Of course Tidying Up with Marie Kondo starts in Lakewood, CA

In watching one of the popular new TV shows, Tidying Up with Marie Kondo, I was not surprised to see the first episode take place in Lakewood, California. Here are several reasons this makes sense:

  1. Lakewood is a paradigmatic suburb. It does not quite receive the amount of attention as Levittown but it is known as an important post-World War II suburb of Los Angeles. Read more about the suburb’s unique history on the city’s website.
  2. The home depicted is relatively small compared to many of the suburban homes constructed today. This is part of the tidying issues the family faces: the American pattern is to accumulate more stuff over a lifetime (partly to express a certain status) and one solution for adjusting to this stuff is simply to purchase a larger home.
  3. The family is depicted as living an ideal family lifestyle: they have been married five years (if I remember correctly), have two small kids, and live in a suburban single-family home. This family/single-family home connection is strong in the suburban psyche.
  4. The emphasis of the episode is on the private life of the family inside the home. Even with the show focused on the belongings inside the home, there is very little connection to the outside world, whether neighbors, or the larger suburb, metropolitan region, or nation. All these privately-held goods and familial relationships look like they are in a small bubble that the participants prefer to stay in.

Given the suburban emphases on single-family homes and consumption, perhaps it makes all the sense in the world to start such a show in a well-known suburb.

Can you tidy up with Marie Kondo in a McMansion?

A review of the new show Tidying Up with Marie Kondo contrasts organizing with purchasing a McMansion:

Stylistically, Tidying Up is gentle. Marie Kondo is a soothing presence—never soporific, somehow, but always engaging. She is twee, almost unbearably so, which is an affect not really seen in American television personalities. About 15 minutes into every episode, Kondo takes a moment to commune with the house, selecting a spot in the residence and kneeling in silent reverence. This goes on for longer than feels comfortable; sometimes the subjects join her, and sometimes they seem like they’re enjoying it. Conflict, when it happens, feels softer than it would on House Hunters, where couples routinely argue with increasing venom over the necessity of a mudroom in the home of their dreams.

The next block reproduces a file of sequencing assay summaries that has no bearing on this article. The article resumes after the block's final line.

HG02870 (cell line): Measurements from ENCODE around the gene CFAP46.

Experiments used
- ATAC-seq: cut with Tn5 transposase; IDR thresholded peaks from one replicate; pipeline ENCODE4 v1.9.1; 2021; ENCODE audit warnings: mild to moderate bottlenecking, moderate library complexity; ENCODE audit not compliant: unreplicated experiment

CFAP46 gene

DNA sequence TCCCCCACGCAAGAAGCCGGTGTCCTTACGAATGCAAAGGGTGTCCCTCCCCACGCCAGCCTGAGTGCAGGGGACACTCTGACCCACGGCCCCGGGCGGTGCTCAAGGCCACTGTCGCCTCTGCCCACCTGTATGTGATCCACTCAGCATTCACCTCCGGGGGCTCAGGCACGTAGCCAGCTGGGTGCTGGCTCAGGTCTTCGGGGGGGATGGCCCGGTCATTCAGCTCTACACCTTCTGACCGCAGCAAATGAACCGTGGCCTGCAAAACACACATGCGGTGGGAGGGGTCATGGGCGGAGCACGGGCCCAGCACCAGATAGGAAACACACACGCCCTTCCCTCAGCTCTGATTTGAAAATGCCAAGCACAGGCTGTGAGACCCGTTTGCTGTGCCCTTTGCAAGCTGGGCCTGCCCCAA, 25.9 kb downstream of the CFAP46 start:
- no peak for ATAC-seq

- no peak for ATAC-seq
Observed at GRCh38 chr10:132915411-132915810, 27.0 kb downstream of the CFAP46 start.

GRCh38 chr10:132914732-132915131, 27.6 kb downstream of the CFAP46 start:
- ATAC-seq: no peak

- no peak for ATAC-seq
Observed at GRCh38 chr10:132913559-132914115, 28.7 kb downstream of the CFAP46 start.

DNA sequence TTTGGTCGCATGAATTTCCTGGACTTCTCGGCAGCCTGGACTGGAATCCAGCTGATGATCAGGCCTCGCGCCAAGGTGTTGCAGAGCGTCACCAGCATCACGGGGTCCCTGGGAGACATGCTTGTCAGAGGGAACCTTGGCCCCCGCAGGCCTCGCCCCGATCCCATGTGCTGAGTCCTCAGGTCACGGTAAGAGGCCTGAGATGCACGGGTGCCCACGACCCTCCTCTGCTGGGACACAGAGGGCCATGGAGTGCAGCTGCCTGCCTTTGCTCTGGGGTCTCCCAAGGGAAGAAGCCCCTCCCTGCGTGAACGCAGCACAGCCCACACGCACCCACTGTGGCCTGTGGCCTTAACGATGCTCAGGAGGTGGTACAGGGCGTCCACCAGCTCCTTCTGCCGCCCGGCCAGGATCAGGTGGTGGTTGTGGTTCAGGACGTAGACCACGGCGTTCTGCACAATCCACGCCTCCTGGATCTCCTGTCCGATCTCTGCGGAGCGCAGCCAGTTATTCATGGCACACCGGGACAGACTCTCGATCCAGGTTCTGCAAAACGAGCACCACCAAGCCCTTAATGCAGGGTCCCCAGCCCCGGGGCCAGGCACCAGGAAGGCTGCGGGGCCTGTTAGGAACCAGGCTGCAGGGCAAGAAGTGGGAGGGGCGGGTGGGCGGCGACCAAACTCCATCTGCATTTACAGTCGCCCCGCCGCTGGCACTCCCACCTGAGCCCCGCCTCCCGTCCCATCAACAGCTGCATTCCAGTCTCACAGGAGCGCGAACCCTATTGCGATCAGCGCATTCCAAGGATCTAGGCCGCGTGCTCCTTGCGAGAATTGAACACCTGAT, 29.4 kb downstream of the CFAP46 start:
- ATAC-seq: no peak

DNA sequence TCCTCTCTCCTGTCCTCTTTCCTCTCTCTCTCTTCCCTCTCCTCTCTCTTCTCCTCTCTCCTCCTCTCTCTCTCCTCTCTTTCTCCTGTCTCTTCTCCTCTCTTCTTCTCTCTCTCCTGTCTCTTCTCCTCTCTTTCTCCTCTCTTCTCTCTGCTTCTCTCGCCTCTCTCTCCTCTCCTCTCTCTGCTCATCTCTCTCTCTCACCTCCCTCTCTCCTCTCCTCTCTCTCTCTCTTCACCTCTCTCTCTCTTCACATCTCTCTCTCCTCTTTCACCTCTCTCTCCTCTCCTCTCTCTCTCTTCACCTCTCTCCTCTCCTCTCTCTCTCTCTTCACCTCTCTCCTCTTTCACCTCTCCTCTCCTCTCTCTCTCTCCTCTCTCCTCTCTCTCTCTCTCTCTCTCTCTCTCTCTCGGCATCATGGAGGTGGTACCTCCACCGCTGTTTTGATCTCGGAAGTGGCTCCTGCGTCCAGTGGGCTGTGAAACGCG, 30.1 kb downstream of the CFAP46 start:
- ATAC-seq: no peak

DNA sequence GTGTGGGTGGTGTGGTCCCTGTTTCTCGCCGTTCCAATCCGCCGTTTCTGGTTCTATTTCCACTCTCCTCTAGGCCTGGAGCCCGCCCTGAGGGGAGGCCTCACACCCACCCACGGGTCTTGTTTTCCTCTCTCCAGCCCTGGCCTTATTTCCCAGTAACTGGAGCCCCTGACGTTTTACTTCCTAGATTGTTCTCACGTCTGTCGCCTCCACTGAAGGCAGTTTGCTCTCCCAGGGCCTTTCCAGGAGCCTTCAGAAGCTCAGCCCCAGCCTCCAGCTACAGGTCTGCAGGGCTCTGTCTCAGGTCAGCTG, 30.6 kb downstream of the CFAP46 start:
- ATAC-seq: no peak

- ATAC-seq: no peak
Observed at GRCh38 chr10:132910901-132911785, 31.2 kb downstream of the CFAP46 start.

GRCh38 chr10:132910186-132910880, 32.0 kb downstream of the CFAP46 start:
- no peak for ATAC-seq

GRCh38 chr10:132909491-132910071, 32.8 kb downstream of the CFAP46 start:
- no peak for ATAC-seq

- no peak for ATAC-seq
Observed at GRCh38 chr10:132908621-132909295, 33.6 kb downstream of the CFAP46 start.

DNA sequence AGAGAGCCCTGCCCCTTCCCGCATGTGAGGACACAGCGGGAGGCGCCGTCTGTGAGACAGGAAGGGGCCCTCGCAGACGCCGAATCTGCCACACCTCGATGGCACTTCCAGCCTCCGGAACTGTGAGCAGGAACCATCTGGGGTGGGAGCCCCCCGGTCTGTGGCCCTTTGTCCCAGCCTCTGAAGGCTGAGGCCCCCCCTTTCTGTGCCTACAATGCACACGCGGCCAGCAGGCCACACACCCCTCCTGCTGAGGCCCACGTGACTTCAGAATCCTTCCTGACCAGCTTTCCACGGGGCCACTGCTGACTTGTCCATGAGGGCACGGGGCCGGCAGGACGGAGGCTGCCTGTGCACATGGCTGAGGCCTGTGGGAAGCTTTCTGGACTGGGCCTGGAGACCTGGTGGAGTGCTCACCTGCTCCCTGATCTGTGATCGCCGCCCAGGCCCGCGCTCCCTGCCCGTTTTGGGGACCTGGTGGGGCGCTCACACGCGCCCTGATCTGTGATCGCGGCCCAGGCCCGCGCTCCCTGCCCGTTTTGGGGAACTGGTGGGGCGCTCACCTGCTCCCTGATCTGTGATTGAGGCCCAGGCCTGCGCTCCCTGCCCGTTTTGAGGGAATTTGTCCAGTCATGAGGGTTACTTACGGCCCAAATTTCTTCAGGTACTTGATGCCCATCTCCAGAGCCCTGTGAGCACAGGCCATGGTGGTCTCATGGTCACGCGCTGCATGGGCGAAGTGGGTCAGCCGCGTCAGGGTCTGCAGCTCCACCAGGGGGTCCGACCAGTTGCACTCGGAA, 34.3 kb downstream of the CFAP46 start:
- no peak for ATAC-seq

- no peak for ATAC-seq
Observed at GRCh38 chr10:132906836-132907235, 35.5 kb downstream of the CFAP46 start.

The beauty of Marie Kondo’s world is that tidying is not punishment. She subverts the chore of cleaning by imbuing it with a radical sense of self-improvement. Unlike the underlying economic status anxiety that colors all of HGTV’s offerings, Tidying Up is more self-help than self-defeat. The home improvements, and by extension, life improvements, come not from buying a McMansion in Indiana, but from clearing life’s detritus out of your home to make way for something else.

The end of the review posits a dichotomous choice: either buying a McMansion to assuage status anxiety or tidying up to feel better.

But, I imagine many Americans would want to try to do both: purchase the McMansion or a large home and find a way to organize and declutter that home so that they feel better. Yet, this path seems to go against the path Kondo and others would prefer where Americans can’t have it all and have to make choices about their lives to prioritize well-being. Having a large home helps people feel like they can purchase and acquire more stuff. Having a bigger home is part of a consumer culture where buying bigger and more is a good thing.

One important step to the Kondo life would then be to not purchase the biggest home possible. How many Americans would be willing to do that or is it simply easier to buy into a tidying strategy that could be utilized in any home?